Tim McCarver retired as Fox’s leading analyst after the World Series. But he’s not dropping the mic just yet: Fox Sports Midwest is about to hire him to do a limited number of Cardinals games next season.
The idea is for him to do 20-25 games, with opportunities coming as a result of an expected reduction in Mike Shannon’s schedule, which would lead TV guys Rick Horton and Al Hrabosky to shift to radio duty, thereby opening up slots for McCarver.
Which I think is good. I know McCarver bugs a lot of fans, especially younger ones. But when he’s not trying to play up to bigger storylines and simply talks about the game in front of him, he’s still an excellent analyst. Those opportunities became increasingly rare over the past few years, as in-game interviews of managers and the drama of postseason series coverage came to the fore. But in regular season games I bet McCarver will show folks that he still has it.
Rick Morissey of the Chicago Sun-Times published an article on Sunday giving a bit of insight into Cubs president of baseball operations Theo Epstein. When Epsten was younger, he dabbled in sportswriting, but quickly realized the trade wasn’t for him.
As Morissey details, when Epstein was 19 years old writing for Yale’s student newspaper, he wrote an article suggesting the school’s football coach should be fired during what would become a 3-7 season. Epstein was told during the meeting that one writer would defend the coach and one would call for his job. “It was a lesson in the way that the world of journalism sometimes works. It was an eye-opener for me. I regret it, and I’ve happily moved on.”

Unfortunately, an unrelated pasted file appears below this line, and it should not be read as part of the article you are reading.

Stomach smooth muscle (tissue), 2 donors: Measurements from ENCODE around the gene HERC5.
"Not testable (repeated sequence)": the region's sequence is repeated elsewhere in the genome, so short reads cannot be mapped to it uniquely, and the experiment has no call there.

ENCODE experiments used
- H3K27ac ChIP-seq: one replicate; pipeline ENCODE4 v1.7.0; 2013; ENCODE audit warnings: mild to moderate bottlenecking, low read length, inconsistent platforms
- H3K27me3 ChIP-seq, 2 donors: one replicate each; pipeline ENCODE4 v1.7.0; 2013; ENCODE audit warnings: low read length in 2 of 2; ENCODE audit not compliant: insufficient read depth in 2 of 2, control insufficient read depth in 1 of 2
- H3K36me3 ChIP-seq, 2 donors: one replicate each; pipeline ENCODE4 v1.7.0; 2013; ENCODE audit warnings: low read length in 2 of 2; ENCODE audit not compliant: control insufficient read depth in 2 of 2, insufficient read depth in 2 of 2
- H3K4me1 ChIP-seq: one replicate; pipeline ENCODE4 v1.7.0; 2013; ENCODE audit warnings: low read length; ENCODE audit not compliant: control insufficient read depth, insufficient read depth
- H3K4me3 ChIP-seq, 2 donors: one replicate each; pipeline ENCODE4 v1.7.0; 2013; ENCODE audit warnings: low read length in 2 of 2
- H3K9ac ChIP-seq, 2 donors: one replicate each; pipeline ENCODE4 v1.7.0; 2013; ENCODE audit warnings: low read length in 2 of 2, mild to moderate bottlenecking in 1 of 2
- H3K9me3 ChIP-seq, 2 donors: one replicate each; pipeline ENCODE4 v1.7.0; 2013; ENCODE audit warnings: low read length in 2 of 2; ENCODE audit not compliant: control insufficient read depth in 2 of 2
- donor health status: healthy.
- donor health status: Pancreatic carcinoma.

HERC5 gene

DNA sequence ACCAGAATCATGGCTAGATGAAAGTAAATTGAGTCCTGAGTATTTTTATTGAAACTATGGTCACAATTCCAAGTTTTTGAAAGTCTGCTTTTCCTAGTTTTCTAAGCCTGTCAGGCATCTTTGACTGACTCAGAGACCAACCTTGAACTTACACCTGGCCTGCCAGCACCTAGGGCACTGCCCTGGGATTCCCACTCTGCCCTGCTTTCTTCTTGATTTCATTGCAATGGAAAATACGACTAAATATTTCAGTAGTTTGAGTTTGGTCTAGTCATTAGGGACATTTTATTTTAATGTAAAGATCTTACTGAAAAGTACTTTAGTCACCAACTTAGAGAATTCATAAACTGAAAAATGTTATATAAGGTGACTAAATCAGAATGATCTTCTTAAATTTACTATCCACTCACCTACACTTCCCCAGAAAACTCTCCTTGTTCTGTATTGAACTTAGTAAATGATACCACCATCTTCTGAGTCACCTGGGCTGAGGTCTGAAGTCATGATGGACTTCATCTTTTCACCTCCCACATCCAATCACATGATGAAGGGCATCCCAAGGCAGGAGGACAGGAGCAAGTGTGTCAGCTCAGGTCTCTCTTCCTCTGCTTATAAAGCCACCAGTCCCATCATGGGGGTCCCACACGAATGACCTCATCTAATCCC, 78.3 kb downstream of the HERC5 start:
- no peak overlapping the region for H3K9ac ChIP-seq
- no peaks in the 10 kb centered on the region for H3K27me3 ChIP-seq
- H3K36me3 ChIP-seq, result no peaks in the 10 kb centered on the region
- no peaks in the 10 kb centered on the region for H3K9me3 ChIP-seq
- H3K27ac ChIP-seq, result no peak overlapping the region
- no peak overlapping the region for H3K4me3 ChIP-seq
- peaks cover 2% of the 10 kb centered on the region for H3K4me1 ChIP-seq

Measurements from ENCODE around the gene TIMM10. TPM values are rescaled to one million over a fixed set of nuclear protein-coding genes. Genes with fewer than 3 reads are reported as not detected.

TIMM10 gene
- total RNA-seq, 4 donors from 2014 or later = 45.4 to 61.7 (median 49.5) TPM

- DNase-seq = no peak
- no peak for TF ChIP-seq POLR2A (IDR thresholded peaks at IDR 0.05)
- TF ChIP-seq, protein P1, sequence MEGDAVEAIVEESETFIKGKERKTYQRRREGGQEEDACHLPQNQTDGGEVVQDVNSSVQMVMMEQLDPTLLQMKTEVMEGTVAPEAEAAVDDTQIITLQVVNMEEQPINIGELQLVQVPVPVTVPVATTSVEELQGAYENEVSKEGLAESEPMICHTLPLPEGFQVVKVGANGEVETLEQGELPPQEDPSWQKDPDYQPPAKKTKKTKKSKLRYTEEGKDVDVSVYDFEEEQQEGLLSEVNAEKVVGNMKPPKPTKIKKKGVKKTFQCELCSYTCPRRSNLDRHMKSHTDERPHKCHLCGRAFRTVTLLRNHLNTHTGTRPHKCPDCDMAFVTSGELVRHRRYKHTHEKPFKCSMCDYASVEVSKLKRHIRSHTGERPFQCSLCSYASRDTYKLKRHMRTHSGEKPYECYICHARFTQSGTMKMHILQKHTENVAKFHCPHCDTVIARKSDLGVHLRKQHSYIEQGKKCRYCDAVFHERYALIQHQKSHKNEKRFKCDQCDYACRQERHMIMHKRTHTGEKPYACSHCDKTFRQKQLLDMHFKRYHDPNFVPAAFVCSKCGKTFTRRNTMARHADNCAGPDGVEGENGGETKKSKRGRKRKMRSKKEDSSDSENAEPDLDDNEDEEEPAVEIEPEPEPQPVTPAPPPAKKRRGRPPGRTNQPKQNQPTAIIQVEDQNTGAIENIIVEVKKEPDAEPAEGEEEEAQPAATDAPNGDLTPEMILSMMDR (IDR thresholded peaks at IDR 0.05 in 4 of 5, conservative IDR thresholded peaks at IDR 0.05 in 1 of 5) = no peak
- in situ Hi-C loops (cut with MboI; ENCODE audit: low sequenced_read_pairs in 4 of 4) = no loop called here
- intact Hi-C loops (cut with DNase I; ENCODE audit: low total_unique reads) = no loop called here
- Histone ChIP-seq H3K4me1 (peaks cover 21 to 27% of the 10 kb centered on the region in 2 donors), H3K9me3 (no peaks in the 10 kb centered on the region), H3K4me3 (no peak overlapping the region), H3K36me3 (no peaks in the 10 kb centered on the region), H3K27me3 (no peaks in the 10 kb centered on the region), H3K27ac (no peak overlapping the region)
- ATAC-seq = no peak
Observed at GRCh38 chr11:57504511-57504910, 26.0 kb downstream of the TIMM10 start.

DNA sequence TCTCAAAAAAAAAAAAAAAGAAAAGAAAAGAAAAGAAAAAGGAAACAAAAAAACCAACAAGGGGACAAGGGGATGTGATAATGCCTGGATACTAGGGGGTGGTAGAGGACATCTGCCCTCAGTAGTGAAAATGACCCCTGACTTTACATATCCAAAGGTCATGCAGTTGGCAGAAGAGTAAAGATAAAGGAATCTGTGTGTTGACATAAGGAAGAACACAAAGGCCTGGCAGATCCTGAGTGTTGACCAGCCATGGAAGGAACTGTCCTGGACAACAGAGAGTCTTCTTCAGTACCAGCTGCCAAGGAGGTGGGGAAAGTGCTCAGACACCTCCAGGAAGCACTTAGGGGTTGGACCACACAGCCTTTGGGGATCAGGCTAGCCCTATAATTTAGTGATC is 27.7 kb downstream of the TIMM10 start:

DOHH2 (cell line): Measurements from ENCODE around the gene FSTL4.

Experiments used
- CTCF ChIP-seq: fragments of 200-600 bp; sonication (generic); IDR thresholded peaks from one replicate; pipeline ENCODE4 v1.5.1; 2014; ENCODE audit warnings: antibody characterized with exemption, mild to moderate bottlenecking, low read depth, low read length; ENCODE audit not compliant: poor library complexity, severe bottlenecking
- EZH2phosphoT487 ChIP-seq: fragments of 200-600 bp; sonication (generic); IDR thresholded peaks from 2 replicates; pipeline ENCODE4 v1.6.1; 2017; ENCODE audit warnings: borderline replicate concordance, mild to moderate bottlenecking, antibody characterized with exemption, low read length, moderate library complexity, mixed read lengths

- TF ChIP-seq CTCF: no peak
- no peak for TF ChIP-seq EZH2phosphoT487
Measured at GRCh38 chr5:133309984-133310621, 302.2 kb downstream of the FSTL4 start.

Epstein continued, “I realized I didn’t want to be a sportswriter when I was interning with the Orioles back in ’92, ’93, ’94. I did do a lot of media-relations stuff, and I saw that the life of a sportswriter is pretty lonely. You kind of work by yourself, sit there by yourself in the press box, go back to the hotel bar. Not to generalize.” He added, “But I really respect writing and respect sportswriters.”
He’s not wrong, and he seems to have found his calling as a front office executive. His Cubs are back in the World Series for the first time since 1945.
Indians second baseman Jason Kipnis tweeted on Sunday, “Got a little too close to [Francisco Lindor] during the celebration!! Freak accident but should be good to go by Tuesday! #cantkeepmeoutofthisgame!”
Per MLB.com’s Jordan Bastian, manager Terry Francona said Kipnis is dealing with a low ankle sprain, but he’s expected to be ready to go when the World Series begins on Tuesday. Kipnis went through fielding drills on Sunday.
Kipnis is hitting .167/.219/.367 with a pair of homers and four RBI in eight games this postseason.